By Michael Innes
BBC News, Guangdong
With a final flourish, Dr Wang Waihong dishes out glistening choy sum, or Chinese flowering cabbage, and receives an enthusiastic round of applause from her classmates.
New skills are needed to meet the changes in China's economy
Made redundant from her job at a local hospital in China's southern province of Guangdong, she has enrolled in cookery classes at a vocational training centre to forge a new career.
The Yuexiu centre, in the provincial capital of Guangzhou, teaches 35 different courses to over 600 people.
Rooms of would-be hairdressers can be found next to flower-arranging classes and workshops for people learning about e-commerce.
China's economic reforms and rapid growth have made millionaires of some.
But for many others, especially those working in often inefficient state-owned enterprises, the opening up of the economy to greater competition has cost them their jobs.
A June 2006 report from the Asia Labour Bulletin estimated that several million state-owned-enterprise workers had been made redundant across China since the economy opened up.
"Officially the figure is small, but unofficially, China experts say it is more than 30m," the report said.
China's shift away from low-skilled manufacturing has also meant that new skills are needed to cater for the demands of employers.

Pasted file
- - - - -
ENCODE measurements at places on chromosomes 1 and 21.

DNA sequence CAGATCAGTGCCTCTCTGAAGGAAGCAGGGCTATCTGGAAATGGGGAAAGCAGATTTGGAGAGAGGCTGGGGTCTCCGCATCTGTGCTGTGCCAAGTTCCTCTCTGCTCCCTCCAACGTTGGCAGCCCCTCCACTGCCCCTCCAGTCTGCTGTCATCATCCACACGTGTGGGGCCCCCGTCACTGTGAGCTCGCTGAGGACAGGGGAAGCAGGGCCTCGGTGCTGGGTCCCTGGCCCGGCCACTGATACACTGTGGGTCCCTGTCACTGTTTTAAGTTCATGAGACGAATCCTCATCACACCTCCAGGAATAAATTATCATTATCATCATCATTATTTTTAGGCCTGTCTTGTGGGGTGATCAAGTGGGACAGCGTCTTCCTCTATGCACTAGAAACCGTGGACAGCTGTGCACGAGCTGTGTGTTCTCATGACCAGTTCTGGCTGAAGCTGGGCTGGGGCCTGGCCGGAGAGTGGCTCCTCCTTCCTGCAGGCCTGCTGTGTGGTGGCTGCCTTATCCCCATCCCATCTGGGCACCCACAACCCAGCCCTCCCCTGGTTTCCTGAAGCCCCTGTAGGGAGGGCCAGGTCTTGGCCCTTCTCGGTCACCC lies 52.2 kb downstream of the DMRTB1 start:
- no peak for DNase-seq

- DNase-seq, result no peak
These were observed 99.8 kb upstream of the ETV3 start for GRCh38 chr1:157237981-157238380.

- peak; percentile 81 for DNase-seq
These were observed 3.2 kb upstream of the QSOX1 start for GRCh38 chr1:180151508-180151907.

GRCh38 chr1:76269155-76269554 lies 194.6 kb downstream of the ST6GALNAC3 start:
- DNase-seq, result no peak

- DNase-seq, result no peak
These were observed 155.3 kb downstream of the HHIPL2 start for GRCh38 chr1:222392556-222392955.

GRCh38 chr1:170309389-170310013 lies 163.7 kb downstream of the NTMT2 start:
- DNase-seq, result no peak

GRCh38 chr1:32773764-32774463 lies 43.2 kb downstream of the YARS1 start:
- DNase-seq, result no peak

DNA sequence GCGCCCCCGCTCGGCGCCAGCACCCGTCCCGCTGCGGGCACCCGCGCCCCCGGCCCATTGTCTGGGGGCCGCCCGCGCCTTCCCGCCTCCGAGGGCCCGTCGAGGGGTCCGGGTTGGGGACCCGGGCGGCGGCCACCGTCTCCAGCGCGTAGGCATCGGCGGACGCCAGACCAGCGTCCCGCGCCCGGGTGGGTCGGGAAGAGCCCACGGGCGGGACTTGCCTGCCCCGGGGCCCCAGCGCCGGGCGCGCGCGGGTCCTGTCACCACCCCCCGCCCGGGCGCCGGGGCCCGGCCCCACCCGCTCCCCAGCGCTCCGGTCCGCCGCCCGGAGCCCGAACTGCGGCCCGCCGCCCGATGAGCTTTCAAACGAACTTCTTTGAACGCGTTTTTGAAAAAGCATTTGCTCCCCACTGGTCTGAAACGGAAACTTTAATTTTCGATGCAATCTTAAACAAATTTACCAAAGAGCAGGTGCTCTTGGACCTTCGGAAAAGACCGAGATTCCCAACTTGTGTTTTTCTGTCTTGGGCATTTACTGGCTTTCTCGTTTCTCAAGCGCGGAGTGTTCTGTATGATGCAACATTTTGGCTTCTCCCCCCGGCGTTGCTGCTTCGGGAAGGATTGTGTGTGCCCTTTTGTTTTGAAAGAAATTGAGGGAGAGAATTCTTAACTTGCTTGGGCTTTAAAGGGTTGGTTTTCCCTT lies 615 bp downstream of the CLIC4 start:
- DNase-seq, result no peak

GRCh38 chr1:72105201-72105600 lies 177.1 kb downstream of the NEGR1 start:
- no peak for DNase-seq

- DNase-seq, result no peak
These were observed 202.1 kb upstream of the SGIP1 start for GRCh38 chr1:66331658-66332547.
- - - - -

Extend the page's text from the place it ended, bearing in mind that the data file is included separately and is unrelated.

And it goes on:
The deputy director of the centre, Zhang Huizhen, says she is doing all she can to help people like Dr Wang find alternative careers.
Most who leave the centre find work in their new profession
"The market has changed - they cannot survive without any skills, so it helps them adapt to the market transformation. Five years ago, there were lots of textile and metalwork factories. Now we focus on the service industry: for example, department stores, tourism and office work," she said.
Yuexiu district - where the number of officially registered unemployed is 60,000 - has spent over $1m to help people out of work to enrol in professional training courses.
The efforts seem to be paying off.
Four-fifths of those leaving the centre find work in their new profession after finishing their courses.
As a result, the province's official unemployment rate hovers around 3% - well below the country's national average.
In recent years, President Hu Jintao has made it his priority to create a "harmonious society" in China.
The last thing he and the ruling Communist Party wants is rumblings of discontent among the urban unemployed.
But for many in China's poorer provinces there is no economic safety net, and certainly no free vocational training for those without work.